Jennifer Goldsmith, Division of Global Health Equity
How much does the US government spend on foreign aid and what is the impact of that support? This question has taken on new urgency with the current administration’s proposals to dramatically reduce foreign spending. BWH researchers have taken the question of the impact of foreign health aid with results that should inform critical policy decisions around allocation.
BWH researchers, led by Dr. Vinay Gupta, of BWH Division of Pulmonary and Critical Care Medicine, have studied the impact of US aid in healthcare on stabilizing fragile economies and found that in Sub-Saharan countries US health investments not only improve population health outcomes, but strengthen governance indices contemporaneously. Dr. Vin Gupta and his colleagues published their findings in Global Public Health on March 14, 2018. Their results demonstrated a novel finding: US health aid leads to immediate improvements in metrics of state stability across sub-Saharan Africa.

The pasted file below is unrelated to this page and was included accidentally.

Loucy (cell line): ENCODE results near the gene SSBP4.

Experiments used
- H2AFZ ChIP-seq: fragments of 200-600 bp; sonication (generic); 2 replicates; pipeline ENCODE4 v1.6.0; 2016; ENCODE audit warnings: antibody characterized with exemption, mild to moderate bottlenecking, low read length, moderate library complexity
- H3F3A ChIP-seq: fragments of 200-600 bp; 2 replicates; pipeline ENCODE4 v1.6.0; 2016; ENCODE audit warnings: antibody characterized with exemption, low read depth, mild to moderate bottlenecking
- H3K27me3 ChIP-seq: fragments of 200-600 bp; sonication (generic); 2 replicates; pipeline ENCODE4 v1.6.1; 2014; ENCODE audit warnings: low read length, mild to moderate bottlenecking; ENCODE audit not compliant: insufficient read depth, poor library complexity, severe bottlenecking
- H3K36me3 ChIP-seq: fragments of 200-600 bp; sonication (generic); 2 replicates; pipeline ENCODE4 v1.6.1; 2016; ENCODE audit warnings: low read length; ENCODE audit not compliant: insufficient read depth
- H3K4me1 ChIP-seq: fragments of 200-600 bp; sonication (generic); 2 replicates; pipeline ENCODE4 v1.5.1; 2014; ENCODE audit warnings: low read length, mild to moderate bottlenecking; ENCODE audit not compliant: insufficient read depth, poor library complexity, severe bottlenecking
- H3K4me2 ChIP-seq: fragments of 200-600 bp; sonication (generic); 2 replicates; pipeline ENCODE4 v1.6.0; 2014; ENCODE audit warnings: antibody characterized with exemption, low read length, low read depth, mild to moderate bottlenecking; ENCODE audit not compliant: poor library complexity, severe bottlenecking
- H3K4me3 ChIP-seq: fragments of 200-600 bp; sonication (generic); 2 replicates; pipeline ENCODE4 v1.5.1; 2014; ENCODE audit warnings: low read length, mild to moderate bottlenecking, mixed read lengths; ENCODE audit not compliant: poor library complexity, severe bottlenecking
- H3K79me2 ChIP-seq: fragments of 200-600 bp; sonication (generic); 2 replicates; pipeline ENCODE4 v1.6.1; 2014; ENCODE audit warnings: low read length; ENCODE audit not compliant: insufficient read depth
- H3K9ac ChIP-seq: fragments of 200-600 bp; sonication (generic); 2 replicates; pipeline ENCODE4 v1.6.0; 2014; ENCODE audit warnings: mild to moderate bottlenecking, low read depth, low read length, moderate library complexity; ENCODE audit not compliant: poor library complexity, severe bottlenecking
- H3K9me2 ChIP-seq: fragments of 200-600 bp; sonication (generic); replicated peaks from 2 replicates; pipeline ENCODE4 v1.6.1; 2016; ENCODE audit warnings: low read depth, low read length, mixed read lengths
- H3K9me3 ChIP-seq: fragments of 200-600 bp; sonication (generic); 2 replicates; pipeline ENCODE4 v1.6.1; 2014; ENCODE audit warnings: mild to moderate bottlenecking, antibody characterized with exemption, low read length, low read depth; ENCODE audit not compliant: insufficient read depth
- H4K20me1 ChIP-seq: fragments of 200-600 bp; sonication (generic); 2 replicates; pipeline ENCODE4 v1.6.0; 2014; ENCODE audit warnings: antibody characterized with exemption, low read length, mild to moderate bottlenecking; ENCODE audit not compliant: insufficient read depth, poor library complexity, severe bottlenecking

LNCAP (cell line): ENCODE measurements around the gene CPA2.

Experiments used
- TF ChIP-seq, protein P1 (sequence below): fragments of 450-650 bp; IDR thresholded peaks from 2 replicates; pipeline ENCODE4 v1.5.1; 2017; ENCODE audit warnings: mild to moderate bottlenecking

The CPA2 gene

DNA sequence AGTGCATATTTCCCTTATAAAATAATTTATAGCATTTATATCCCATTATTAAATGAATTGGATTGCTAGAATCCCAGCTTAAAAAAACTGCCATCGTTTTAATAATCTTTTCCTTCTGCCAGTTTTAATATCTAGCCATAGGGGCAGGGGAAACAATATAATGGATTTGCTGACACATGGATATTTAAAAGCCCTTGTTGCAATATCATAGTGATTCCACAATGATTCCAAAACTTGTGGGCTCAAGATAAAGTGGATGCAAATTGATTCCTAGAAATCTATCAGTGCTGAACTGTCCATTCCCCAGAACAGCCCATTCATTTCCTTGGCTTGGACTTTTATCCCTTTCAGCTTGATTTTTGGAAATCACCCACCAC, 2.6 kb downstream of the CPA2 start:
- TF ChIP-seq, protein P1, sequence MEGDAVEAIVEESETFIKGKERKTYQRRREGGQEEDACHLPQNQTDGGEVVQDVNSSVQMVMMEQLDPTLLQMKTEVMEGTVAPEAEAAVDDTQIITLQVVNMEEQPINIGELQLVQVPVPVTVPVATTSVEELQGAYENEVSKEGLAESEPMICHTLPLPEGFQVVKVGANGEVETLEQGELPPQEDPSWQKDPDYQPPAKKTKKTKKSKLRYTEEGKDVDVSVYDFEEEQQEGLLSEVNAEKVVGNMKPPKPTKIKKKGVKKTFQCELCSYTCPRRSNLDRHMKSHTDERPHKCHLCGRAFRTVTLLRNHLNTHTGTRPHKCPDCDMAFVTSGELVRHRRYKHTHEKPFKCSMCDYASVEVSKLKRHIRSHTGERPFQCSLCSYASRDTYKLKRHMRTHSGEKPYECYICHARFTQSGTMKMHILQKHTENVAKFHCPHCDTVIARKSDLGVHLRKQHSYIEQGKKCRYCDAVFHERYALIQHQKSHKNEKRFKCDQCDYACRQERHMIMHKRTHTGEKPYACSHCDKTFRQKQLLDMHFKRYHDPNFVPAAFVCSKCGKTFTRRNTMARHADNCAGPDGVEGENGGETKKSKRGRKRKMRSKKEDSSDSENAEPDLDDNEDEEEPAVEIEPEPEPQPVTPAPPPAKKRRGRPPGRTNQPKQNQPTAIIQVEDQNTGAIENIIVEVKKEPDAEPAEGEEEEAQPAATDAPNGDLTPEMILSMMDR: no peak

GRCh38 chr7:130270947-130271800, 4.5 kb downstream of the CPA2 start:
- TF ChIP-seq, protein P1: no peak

The Council on Foreign Relations, an independent, nonpartisan think tank, estimates that foreign aid accounted for roughly 1.3 percent of the federal budget in 2015 ($49 billion). Through another lens, the US spends 0.17 percent of GDP, twentieth out of twenty-eight countries measured by the Organization for Economic Cooperation and Development (OECD). Sweden, Norway, Luxembourg, Denmark, the Netherlands, and the United Kingdom all spend more than 0.7 percent of GDP on foreign aid, which is the target set by the United Nations.
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